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Rhode Island aims to avoid polling station issues for 2020

In last presidential primary, only a third of the state’s 419 polling stations were opened

After the 2016 Rhode Island presidential primary left some voters confused about which polling locations were open, the location and number of polling stations for this April’s primary remain in question.


“We’re still formulating a plan,” said Steven Taylor, special projects coordinator for the Rhode Island Board of Elections. “We’re looking to make sure that they don’t have an excess of polling stations in one area, and that polling locations are evenly spread out throughout the community.”


In 2016, only one third of the state’s 419 polling stations opened for the Democratic and Republican presidential primaries, The Herald previously reported. “Nobody in my neighborhood knew where to vote,” Hillary Salmon, a Rhode Island resident, told The Herald four years ago. Salmon spent over an hour visiting polling stations before finding the correct one.


When asked last week by The Herald about issues with 2016 polling stations, Providence Chief of Communications and Senior Advisor to the Mayor Emily Crowell contended that the Board of Canvassers notified 2016 voters of their updated polling locations “any time there were changes” and put up signs to redirect voters to open polling locations.


This year, Rhode Islanders will head to the polls April 28; the Democratic and Republican primaries are always held on the same day in the Ocean State. The Board of Canvassers will choose polling locations from 421 options and submit their proposals to the Rhode Island Board of Elections, said Jennifer Regan, the planning and programming specialist on the Rhode Island Board of Elections. If approved, the Board of Elections will supply each polling station with voting machines, check-in stations and other necessary materials, Taylor said.


But deciding which polling stations to open is far more difficult than coming up with a number. For one thing, while schools are often used as polling places, Taylor noted that “a lot of schools won’t even let (The Board of Canvassers) use the space if the schools are open and in session.” Because of this obstacle, the board is “almost forced to combine some of their polls.”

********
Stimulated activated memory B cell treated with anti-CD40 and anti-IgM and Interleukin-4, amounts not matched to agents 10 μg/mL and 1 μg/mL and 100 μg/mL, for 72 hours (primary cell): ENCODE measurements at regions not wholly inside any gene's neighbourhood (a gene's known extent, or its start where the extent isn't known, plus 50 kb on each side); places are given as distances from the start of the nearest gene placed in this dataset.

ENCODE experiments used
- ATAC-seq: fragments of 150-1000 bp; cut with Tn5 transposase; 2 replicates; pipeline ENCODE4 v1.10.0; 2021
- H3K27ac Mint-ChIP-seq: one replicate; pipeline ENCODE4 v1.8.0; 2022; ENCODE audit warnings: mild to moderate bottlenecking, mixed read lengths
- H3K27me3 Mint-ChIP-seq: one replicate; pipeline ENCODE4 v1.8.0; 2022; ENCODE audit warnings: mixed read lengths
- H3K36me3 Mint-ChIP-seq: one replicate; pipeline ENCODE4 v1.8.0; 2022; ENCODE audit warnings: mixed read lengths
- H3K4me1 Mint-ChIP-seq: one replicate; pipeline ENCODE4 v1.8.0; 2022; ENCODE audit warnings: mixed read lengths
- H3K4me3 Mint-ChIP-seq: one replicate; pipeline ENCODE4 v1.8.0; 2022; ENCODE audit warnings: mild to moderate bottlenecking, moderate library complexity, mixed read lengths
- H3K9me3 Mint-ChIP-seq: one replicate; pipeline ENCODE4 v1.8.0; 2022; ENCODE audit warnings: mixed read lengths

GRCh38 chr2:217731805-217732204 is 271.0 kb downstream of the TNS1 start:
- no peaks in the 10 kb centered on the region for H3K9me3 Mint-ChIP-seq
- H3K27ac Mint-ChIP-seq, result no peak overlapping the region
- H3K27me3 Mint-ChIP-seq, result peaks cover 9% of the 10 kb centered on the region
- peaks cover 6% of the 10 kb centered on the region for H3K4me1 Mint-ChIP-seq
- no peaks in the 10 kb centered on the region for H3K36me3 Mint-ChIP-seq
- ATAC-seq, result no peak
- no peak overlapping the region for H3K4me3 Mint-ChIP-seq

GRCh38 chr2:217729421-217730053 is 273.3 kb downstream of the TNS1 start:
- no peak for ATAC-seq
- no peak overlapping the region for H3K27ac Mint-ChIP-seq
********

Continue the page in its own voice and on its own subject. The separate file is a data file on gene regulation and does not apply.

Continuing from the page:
The budget also limits the number of polls that can be opened, and budgetary constraints are complicated further by the difficulty of predicting voter turnout. In 2004, for example, turnout dipped to six percent, yet it reached 32.5 percent in 2008.


Once the locations are confirmed, University student groups will inform students voting in Rhode Island about their closest polling locations. “Leading up to the election, we’re going to distribute informational material about where to vote using our Listserv, social media and by tabling in the Blue Room every Friday from noon to 5 p.m.,” said Jack Malamud ’22, president of Brown’s chapter of Every Vote Counts, a student-led organization focused on voter accessibility and turnout. They are not alone in this effort: Brown Democrats have also been preparing educational materials regarding polling places and information on voting, according to the group’s president, Zoë Mermelstein ’21.


Polling locations will be confirmed in the coming weeks, said Taylor. After March 11, voters will be able to find their closest polling location for April 28 on the Secretary of State’s website.


“We’d love to see every single poll (location) opened,” Taylor added, but the issue of which and how many polling stations are opened is “not an easy decision.”



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